But Bruce Smith being named an NFL All-Pro in, say, his fourth year in the NFL doesn't really have much to do at all with Virginia Tech. By that time, his career is about what he has done in the NFL, and how he has prepared himself in the NFL, not anything he did at Tech. And when they announce the teams, he is listed as Bruce Smith of the Buffalo Bills (or Washington Redskins, now), not Bruce Smith of Virginia Tech. So the link between Bruce being an All-Pro (or, in your other example, a starter for x years) and the fact that he went to Virginia Tech is very tenuous.
Well, then why give points for being an NFL draft choice? Bruce was picked #1 because he worked out for the Bills, they watched his film, and they thought he could be a great NFL player (they were smart cookies, but that's another story). Sure, he got their attention with his college exploits, but what really sold them on him was other factors, not the fact that he racked up 46 career sacks at VT, the large majority against the likes of Richmond, William and Mary, and Appalachian State.
Yes, your draft position is largely based on NFL workouts and evaluations, not your college career per se, but when NFL Commissioner Pete Rozelle (he was still the commish in 1985, right?) announced that Bruce was the #1 pick, he leaned over and said clearly into the microphone, "Bruce Smith of Virginia Tech." And the college and pro football fans watching took note, and VT had their moment in the sun. Bruce Smith's draft selection very much reflected well on Virginia Tech.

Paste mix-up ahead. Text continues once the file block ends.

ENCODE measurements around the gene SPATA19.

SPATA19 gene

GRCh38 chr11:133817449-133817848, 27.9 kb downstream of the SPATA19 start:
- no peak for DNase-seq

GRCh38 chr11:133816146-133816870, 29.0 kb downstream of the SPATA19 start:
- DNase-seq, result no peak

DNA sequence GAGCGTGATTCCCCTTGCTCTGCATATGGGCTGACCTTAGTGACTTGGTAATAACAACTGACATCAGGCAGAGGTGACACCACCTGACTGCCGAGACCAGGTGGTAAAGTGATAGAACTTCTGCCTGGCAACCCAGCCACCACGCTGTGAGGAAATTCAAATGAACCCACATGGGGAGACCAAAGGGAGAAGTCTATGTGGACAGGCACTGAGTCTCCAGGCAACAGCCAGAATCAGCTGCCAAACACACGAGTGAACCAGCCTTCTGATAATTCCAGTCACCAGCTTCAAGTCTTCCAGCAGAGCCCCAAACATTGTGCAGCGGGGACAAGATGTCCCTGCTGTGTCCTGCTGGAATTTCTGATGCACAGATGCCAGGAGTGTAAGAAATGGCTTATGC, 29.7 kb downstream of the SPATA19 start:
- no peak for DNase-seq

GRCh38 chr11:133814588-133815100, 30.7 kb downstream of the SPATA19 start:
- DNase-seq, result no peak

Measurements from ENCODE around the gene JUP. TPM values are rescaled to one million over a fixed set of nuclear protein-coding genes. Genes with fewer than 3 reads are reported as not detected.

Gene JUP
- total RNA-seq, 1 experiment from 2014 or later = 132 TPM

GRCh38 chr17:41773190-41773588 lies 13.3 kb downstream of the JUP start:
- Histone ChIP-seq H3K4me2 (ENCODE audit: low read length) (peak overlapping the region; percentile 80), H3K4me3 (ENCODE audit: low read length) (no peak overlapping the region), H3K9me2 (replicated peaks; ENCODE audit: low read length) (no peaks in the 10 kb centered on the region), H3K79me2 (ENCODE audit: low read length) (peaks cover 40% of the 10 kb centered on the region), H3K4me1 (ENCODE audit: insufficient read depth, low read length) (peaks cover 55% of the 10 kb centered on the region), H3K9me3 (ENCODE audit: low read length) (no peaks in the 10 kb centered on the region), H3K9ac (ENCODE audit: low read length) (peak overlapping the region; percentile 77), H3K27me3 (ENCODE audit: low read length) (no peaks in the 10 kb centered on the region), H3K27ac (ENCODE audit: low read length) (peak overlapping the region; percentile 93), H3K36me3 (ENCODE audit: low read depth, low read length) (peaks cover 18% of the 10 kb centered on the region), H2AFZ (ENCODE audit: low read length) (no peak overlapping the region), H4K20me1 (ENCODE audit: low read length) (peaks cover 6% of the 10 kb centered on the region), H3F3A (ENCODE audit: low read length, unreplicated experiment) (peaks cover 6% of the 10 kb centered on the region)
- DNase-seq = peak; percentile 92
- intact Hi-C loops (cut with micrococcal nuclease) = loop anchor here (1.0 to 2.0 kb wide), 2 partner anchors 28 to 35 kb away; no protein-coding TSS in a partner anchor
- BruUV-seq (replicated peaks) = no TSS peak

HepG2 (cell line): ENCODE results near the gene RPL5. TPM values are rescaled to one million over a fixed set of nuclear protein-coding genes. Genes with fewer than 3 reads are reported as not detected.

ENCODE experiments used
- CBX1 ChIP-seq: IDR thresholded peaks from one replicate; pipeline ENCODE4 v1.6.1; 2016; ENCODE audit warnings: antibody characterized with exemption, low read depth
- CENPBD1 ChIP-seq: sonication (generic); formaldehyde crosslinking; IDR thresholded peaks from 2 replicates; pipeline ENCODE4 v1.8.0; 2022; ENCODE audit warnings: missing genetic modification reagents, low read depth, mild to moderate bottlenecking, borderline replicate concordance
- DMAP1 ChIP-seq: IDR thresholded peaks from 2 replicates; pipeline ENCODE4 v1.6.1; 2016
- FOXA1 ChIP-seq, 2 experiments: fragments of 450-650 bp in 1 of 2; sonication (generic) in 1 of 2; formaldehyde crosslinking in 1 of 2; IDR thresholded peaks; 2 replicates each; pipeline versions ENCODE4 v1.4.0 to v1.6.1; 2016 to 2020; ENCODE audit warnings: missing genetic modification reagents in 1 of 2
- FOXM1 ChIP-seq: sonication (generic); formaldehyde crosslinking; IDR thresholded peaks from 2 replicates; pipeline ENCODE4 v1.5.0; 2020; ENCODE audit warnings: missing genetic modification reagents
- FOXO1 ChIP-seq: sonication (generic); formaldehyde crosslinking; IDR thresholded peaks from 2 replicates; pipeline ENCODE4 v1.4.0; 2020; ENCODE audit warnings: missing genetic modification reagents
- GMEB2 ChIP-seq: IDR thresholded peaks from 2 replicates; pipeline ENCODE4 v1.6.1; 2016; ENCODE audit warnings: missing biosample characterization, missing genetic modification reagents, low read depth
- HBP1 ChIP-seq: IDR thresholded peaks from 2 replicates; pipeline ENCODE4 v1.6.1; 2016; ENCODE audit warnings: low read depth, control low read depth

And I don't know about you, but every year, I go over the NFL draft day results to see what teams drafted whom from what colleges. To some of us, guys like me, the NFL draft is closely tied to the college game, but I don't follow the NFL much at all, so once the players get beyond the draft, I couldn't care less.
So I maintain that being an NFL draft choice, while it might seem like a thin connection to awarding "recruiting" points to a player, is certainly more closely tied to a player's college career than his accomplishments after he has made the NFL, when his NFL training and experience take over.
In addition, I'll tell you one of the main reasons I discounted NFL accomplishments in the TSL ranking system: too much data, and too hard to research. In the TSL system, recruits are awarded points in a whopping 22 categories, and if I started adding NFL accomplishments to the list Ö well, it would quickly get more unwieldy than it already is.
You suggest NFL seasons started and All-Pro status as good grounds on which to award points to a player. Why stop there? What about NFL records held, being named the NFL offensive or defensive player of the year, NFL season stats leaders, years played, etc., etc., etc.? Where should it stop?
Also, I can research what I need to know for the current ranking using my VT media guides, my Hokie Huddlers, and my Big East media guide, all within easy reach. If we start adding NFL accomplishments, then the data gets very hard for me to find. I have no clue, for example, if Ken Brown or Dave Kadela ever started in the NFL, and I wouldn't know where to look.
So even if you could convince me to add some NFL accomplishments to the ranking system, I donít think I could handle the work load. In addition to the arguments of logic presented above, which you may or may not find convincing, the difficulty of researching the NFL data makes it impractical to make it part of the system.
See you next month, folks!